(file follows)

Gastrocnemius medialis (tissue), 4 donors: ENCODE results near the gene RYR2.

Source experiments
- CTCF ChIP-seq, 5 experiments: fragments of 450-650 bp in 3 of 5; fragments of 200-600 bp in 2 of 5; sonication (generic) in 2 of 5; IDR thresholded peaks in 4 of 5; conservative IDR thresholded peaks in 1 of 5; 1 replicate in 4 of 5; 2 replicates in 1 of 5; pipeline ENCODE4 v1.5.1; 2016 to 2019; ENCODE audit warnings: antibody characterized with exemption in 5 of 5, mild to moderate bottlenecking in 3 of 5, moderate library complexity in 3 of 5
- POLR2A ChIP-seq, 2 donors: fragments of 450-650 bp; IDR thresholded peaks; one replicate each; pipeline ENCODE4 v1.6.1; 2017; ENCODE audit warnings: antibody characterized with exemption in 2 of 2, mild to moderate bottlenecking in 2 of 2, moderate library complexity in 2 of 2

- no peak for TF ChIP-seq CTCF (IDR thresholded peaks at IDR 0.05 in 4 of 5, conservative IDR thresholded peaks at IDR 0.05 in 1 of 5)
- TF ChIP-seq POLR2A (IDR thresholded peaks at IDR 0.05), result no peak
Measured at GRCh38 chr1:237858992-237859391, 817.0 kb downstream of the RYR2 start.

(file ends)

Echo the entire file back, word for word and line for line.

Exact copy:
Gastrocnemius medialis (tissue), 4 donors: ENCODE results near the gene RYR2.

Source experiments
- CTCF ChIP-seq, 5 experiments: fragments of 450-650 bp in 3 of 5; fragments of 200-600 bp in 2 of 5; sonication (generic) in 2 of 5; IDR thresholded peaks in 4 of 5; conservative IDR thresholded peaks in 1 of 5; 1 replicate in 4 of 5; 2 replicates in 1 of 5; pipeline ENCODE4 v1.5.1; 2016 to 2019; ENCODE audit warnings: antibody characterized with exemption in 5 of 5, mild to moderate bottlenecking in 3 of 5, moderate library complexity in 3 of 5
- POLR2A ChIP-seq, 2 donors: fragments of 450-650 bp; IDR thresholded peaks; one replicate each; pipeline ENCODE4 v1.6.1; 2017; ENCODE audit warnings: antibody characterized with exemption in 2 of 2, mild to moderate bottlenecking in 2 of 2, moderate library complexity in 2 of 2

- no peak for TF ChIP-seq CTCF (IDR thresholded peaks at IDR 0.05 in 4 of 5, conservative IDR thresholded peaks at IDR 0.05 in 1 of 5)
- TF ChIP-seq POLR2A (IDR thresholded peaks at IDR 0.05), result no peak
Measured at GRCh38 chr1:237858992-237859391, 817.0 kb downstream of the RYR2 start.